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Daniel Good Rare Books and Engravings

1741 Morinda, Rumpf, Herbarium Amboinense, Indonesia, hand colour, folio, botany

1741 Morinda, Rumpf, Herbarium Amboinense, Indonesia, hand colour, folio, botany

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Rumphius listed two species of local morinda on Ambon, which he described as Bancudus latifolia and Bancudus angustifolia. He claimed the first was a shorter ‘female’ species that grew close to inhabited places and was used medicinally, while the second was a ‘male’ wild variety that grew close to the seacoast and was preferred for dyeing (Heringa 1989, 118). The coastal variety has been subsequently identified as M. citrifolia var. braceata (Burkill et al 1966, 1517). The generic name is derived from the Latin words morus "mulberry", from the appearance of the fruits, and indica, meaning "of India".

Large folio

40.7 x 25.6 cm

Issued in Herbarium Amboinense, plurimas conplectens arbores, frutices, herbas, plantas terrestres & aquaticas, quae in Amboina, et adjacentibus reperiunter insulis Het Auctuarium ofte Vermeerdering op her Amboinsch Kruyd-Boek. 1741.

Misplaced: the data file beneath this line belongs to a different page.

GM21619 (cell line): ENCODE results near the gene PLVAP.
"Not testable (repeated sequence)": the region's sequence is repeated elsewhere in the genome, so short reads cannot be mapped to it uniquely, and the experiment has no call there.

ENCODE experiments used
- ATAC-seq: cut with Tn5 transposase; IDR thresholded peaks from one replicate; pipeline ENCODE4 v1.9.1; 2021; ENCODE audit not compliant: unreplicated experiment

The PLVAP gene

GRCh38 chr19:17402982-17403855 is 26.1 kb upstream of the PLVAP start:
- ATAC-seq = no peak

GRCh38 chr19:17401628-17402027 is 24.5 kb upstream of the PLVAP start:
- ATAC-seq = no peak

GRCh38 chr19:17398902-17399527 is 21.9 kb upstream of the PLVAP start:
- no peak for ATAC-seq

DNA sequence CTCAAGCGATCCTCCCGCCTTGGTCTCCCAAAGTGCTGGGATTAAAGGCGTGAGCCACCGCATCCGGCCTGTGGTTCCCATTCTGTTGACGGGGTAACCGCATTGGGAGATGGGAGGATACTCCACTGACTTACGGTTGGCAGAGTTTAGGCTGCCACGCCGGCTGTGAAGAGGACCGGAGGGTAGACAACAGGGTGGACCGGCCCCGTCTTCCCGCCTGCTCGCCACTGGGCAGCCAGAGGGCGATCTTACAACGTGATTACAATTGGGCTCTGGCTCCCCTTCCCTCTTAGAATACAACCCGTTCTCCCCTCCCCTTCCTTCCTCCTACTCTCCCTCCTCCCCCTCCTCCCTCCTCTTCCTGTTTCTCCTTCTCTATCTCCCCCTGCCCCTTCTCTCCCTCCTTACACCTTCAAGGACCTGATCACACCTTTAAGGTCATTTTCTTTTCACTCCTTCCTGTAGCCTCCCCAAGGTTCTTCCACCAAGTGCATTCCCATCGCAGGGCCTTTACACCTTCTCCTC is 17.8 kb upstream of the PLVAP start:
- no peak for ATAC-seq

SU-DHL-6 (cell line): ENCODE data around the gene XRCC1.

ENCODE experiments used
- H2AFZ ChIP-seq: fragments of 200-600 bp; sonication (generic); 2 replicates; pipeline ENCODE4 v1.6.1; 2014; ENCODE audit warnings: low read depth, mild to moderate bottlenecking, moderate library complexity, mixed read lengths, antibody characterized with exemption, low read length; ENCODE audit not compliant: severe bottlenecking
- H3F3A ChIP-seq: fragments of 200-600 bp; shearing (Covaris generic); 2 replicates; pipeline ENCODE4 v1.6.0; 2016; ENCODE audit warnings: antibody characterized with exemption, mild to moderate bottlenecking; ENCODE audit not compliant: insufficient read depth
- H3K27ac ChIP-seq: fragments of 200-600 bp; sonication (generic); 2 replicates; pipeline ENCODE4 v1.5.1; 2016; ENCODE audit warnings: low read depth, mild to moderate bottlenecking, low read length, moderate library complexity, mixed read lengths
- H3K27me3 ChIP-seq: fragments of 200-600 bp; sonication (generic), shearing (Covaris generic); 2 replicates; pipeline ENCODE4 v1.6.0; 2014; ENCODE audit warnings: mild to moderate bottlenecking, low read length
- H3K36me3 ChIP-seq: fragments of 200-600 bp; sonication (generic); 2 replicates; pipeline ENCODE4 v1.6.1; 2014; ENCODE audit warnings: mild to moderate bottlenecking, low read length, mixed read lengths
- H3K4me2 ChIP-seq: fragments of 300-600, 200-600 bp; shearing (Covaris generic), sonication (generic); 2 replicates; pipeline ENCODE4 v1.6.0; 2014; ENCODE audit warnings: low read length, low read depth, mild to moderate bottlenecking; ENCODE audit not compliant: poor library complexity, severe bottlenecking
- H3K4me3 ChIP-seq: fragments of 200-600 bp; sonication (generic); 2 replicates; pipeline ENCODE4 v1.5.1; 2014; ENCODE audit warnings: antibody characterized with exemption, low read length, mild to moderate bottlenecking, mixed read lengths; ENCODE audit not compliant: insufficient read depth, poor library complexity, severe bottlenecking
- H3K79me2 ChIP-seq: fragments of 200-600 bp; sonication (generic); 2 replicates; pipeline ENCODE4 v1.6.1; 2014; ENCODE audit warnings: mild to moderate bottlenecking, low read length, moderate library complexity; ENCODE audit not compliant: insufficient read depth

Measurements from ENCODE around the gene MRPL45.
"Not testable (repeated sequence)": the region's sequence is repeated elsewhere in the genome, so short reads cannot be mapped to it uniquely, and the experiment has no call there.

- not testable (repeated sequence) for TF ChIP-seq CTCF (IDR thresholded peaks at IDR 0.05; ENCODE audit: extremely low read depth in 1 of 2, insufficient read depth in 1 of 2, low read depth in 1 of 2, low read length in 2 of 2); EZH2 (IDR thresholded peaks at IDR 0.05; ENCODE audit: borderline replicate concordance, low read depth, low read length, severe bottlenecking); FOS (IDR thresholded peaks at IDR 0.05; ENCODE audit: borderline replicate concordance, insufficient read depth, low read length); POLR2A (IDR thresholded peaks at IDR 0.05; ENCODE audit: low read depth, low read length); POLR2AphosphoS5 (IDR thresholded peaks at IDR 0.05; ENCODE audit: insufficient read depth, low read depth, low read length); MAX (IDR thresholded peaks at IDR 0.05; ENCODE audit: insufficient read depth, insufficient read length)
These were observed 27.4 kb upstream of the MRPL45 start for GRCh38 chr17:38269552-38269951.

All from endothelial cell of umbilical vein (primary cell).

Hand colour.

Printed on fine chain linked watermarked paper.

Very light age toning to lower right corner.

Reference: Hunt 518

"Few important scientific works have come to print under greater difficulties" (Hunt). 

"The flora of Amboina is typically Malayan, although a few Australian types are present as in other parts of the Malayan region. Practically all the species found along the seacoast are of general distribution from India to Malaya and Polynesia ."(Merrill). 

In 1652 Rumphius enlisted with the Dutch East Indies Company and took up residence in Amboina in 1653. His sight was failing and by 1670, when his great work was ready for publication, he had become blind. His bad fortunes continued when in 1674 his wife was killed in an earthquake, and in 1687 a fire destroyed his library including his original drawings. These were drawn anew by his son Paul, and in 1692 the manuscript of the first six volumes was sent to Holland for publication, but the ship carrying it was destroyed by the French. Copies of the manuscript for the complete work did not reach Holland until 1697, where it languished for 32 years in the archives of the Dutch East Indies Company. Rumpf illustrated plants both from Amboina and from surrounding islands, particularly Banda.

Rumphius’ son Paul August undertook most of the illustrations, although it remains unclear who undertook the engravings.

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